Shamir Hints at Role for the USSR

Foreign Minister Yitzhak Shamir indicated today that Israel may view favorably the participation of the Soviet Union in the efforts to achieve a Middle East peace should the Soviets renew relations with the Jewish State.

But, speaking to reporters at Ben Gurion airport on his return from a three-day official visit to Rumania, Shamir also said as long as the USSR does not maintain normal diplomatic relations with Israel, there will be no cooperation between the two countries.

He said this was his response to comments by Rumanian officials that there can be no settlement in the Mideast without Soviet participation. The Soviets broke off diplomatic ties with Israel after the 1967 Six-Day War.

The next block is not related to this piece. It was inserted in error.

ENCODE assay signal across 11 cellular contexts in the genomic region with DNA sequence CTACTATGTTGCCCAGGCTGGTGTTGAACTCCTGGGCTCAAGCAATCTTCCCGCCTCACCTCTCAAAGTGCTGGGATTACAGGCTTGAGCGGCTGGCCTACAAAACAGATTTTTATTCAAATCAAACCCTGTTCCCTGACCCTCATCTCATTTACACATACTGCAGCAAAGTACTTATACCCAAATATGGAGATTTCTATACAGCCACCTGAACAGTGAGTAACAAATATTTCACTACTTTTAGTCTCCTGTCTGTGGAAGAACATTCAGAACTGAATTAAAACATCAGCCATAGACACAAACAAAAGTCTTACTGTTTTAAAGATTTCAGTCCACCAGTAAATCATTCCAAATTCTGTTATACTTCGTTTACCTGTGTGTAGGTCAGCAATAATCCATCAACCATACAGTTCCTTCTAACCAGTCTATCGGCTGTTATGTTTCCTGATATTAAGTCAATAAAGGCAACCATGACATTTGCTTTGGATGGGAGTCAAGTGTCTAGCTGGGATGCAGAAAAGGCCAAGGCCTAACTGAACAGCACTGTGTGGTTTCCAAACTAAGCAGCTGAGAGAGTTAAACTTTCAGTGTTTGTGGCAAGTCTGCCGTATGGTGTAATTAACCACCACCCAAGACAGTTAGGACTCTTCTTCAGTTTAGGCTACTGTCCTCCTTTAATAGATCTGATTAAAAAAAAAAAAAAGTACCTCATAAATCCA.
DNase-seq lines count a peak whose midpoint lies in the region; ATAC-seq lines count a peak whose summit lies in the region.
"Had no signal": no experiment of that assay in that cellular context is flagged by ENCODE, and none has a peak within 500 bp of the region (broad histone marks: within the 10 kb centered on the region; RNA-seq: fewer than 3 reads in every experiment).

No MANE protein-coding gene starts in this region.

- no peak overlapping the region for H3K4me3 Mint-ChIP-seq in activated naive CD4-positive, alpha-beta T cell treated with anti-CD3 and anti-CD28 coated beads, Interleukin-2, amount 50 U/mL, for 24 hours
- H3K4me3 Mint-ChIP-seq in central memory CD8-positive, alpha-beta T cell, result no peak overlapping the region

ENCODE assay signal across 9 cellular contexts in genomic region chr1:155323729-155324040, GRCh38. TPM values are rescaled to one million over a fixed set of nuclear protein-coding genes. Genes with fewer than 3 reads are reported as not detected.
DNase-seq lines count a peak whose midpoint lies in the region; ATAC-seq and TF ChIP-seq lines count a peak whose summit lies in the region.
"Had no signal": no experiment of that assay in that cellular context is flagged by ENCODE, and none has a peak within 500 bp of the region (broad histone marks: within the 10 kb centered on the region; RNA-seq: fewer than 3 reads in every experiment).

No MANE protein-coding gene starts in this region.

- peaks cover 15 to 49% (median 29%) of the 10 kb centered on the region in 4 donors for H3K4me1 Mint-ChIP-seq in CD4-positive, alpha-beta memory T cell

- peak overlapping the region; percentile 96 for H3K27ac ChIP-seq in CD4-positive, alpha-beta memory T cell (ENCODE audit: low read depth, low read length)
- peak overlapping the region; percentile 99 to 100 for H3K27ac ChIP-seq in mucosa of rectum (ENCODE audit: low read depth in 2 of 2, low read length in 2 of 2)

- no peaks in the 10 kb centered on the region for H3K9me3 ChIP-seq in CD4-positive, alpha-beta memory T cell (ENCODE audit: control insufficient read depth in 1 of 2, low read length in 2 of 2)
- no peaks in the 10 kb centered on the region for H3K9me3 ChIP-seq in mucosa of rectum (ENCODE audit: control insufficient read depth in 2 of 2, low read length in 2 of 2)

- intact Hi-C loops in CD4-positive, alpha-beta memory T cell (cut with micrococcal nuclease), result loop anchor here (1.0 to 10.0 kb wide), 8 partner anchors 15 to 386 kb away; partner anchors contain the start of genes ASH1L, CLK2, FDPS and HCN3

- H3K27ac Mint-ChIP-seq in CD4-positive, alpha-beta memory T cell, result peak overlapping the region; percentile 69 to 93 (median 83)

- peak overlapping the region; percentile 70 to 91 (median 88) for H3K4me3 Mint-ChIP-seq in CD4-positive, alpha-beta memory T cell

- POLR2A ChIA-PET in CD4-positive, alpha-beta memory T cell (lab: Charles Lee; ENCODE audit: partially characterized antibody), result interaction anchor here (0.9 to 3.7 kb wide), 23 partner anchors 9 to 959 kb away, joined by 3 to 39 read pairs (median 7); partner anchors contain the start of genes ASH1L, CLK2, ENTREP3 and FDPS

Shamir also reported on his meetings with representatives of the Rumanian Jewish community, said to number nearly 30,000. He said Rumania’s Jewish community was living a “full Jewish life.” He said he was deeply impressed by the Jewish youths’ enthusiasm for Zionism. Some 1,500 Jews are expected to make aliya this year. The Foreign Minister also participated in a moving ceremony in the Bucharest Synagogue, jammed with hundreds of mostly elderly people. He told them in Yiddish, “I bring you a hearty greeting from the State of Israel, the government and Premier Menachem Begin.” His comments were often interrupted by loud applause, and the calls of “Am Yisrael Chai.”

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